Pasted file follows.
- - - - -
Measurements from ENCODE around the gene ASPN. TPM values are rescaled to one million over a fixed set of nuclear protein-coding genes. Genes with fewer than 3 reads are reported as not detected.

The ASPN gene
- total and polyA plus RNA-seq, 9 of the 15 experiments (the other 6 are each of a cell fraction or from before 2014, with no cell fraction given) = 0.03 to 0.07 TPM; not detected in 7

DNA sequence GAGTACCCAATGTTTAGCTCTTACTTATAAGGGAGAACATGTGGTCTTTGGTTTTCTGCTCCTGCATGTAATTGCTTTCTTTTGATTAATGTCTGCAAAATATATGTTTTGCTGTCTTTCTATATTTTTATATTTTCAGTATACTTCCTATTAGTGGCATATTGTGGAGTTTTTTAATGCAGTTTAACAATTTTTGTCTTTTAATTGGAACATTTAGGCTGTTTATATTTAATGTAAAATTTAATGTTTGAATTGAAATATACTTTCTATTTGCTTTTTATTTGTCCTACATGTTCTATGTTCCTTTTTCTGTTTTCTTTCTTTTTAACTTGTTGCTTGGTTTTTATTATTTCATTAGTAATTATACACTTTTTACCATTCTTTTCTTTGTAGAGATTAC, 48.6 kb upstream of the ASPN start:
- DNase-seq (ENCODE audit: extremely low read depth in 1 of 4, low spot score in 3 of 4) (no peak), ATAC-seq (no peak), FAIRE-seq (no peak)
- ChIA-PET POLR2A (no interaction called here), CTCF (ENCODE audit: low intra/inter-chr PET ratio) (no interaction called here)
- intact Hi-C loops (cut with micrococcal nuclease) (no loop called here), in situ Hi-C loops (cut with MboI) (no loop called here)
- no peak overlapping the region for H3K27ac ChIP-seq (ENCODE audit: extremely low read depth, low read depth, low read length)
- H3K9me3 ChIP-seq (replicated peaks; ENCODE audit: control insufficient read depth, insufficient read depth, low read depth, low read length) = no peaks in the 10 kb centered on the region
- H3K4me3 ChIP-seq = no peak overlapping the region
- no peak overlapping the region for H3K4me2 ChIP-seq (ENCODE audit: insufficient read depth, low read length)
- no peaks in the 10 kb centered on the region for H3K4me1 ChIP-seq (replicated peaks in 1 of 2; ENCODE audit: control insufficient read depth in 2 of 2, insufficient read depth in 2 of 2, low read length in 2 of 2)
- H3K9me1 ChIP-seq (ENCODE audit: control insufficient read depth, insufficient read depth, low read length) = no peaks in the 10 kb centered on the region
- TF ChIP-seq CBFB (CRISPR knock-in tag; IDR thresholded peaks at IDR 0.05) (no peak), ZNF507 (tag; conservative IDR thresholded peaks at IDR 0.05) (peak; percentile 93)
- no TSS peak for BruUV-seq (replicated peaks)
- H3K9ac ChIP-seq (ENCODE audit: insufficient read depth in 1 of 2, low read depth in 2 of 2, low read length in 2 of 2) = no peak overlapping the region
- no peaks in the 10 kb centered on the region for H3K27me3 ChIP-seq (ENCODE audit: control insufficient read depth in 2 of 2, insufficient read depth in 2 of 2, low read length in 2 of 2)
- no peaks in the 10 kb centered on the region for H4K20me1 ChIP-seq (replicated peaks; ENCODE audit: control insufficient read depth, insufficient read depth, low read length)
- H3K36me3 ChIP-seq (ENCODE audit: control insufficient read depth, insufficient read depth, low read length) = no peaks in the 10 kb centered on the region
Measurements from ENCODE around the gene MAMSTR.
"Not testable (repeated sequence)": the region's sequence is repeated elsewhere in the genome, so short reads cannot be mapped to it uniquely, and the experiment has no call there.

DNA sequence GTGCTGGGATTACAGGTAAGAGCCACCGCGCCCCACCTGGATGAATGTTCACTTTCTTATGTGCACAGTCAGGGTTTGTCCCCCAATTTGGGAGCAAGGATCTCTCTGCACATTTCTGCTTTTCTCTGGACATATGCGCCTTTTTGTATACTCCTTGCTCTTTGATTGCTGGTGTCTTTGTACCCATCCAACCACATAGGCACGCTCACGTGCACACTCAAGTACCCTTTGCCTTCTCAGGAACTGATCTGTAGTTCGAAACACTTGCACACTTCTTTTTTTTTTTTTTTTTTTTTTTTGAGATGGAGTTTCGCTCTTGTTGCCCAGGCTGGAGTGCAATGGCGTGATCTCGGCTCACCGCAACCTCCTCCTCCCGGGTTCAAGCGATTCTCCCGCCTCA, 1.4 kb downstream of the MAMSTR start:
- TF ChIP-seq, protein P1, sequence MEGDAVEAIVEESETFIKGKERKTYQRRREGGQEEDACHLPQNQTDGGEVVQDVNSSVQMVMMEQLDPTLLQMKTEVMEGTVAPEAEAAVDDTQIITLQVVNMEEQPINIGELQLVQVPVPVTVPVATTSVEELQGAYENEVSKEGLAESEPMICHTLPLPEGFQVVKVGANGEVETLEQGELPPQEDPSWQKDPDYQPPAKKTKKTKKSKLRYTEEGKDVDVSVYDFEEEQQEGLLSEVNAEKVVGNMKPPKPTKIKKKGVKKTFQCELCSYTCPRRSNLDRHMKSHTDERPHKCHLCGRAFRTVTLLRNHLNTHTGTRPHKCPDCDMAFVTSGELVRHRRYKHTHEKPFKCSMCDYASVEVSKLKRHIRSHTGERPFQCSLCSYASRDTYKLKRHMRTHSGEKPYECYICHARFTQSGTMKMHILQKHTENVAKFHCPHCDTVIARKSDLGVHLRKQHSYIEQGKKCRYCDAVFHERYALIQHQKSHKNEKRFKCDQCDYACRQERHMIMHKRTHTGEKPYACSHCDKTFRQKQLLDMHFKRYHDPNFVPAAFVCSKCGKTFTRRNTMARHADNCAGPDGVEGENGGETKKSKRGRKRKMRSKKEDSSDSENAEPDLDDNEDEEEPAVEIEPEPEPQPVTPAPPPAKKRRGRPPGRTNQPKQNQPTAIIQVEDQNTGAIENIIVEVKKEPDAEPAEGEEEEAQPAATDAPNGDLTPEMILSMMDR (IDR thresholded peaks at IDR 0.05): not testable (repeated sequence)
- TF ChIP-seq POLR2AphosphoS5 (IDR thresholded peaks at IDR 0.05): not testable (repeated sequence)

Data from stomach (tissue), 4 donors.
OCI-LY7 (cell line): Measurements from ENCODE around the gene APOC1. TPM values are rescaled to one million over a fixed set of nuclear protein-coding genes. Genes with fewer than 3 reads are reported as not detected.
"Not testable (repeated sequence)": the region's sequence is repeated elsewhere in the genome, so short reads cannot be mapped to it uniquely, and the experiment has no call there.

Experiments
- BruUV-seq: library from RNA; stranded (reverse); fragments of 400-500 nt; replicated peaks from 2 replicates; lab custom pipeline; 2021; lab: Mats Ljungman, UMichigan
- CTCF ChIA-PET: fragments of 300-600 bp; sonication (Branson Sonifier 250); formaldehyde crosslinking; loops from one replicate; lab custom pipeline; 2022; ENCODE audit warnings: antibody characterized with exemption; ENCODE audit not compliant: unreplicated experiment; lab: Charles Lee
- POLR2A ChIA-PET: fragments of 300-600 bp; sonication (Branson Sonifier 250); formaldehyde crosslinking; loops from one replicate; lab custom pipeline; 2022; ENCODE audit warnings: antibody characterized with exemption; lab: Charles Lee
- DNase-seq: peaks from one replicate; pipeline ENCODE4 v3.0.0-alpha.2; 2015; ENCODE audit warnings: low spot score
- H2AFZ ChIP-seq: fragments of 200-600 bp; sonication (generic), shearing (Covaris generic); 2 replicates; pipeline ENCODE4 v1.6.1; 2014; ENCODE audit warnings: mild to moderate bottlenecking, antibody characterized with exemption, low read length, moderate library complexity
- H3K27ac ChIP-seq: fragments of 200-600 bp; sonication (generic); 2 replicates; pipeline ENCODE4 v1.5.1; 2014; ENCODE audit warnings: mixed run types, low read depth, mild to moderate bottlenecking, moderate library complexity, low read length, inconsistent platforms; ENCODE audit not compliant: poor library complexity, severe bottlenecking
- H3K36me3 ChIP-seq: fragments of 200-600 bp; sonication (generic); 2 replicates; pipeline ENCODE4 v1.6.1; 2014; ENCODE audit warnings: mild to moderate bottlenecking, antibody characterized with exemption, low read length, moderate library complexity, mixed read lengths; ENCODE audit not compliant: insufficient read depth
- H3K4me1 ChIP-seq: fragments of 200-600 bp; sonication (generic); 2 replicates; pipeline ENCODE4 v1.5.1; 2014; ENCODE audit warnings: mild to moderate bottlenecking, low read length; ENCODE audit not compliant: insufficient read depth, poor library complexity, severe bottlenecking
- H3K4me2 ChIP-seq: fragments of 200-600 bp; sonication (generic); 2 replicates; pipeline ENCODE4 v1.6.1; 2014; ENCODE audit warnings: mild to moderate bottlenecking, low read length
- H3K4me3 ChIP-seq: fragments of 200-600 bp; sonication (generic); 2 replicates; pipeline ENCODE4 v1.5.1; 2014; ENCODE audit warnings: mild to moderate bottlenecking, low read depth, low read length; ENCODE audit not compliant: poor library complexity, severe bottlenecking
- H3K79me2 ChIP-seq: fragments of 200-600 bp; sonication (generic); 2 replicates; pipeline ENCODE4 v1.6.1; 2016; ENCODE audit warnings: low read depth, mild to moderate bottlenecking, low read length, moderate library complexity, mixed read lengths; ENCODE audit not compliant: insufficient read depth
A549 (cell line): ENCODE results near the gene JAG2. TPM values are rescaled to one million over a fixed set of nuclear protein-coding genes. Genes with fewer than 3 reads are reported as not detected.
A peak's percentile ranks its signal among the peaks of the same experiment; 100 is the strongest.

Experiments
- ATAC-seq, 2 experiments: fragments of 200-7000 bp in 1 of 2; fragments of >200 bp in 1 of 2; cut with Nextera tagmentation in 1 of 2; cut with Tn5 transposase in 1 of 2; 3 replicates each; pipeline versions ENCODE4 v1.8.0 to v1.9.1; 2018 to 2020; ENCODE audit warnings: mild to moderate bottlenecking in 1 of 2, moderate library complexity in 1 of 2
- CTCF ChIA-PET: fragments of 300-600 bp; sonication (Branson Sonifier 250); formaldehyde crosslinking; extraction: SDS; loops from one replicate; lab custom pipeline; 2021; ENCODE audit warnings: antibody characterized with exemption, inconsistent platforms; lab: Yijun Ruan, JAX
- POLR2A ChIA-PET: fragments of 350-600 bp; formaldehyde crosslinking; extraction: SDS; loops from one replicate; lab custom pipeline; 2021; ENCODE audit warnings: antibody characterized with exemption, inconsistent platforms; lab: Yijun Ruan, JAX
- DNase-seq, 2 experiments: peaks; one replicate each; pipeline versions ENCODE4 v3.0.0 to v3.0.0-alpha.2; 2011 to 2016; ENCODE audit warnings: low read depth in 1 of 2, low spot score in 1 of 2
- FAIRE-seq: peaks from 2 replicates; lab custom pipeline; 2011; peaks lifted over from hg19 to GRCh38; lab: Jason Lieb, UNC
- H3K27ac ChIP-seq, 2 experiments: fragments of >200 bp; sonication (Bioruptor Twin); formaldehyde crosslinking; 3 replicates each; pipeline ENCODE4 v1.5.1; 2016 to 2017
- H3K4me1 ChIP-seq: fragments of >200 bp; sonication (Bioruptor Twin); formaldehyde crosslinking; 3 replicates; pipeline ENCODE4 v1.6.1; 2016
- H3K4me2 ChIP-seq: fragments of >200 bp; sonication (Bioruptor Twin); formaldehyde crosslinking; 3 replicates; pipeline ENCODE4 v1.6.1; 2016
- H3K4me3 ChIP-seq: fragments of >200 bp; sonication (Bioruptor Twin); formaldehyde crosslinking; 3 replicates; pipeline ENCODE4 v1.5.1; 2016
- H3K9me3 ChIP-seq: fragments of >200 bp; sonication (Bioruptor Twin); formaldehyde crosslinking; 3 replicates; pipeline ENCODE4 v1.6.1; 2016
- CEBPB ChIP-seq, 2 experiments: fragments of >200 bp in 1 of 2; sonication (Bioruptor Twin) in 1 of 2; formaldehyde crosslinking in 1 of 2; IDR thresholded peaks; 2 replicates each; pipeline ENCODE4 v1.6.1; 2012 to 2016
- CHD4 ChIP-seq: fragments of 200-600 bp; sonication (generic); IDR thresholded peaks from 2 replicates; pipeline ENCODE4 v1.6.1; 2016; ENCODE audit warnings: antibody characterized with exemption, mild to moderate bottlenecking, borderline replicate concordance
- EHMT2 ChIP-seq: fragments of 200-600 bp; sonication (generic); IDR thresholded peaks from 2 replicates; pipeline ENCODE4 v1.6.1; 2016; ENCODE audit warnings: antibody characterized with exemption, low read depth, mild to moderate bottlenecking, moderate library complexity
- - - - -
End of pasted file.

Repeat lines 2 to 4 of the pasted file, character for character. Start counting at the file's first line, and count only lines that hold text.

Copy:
The ASPN gene
- total and polyA plus RNA-seq, 9 of the 15 experiments (the other 6 are each of a cell fraction or from before 2014, with no cell fraction given) = 0.03 to 0.07 TPM; not detected in 7

DNA sequence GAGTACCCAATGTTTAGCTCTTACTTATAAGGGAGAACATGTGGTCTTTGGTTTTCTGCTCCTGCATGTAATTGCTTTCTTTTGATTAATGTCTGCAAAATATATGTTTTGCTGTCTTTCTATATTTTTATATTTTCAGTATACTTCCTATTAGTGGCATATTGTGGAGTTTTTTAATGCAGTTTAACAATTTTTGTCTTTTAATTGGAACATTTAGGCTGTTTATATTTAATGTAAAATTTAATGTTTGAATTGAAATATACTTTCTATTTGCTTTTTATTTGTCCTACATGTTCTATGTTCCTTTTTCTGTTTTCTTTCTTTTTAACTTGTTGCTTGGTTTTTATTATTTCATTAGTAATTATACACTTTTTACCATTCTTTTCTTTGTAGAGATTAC, 48.6 kb upstream of the ASPN start: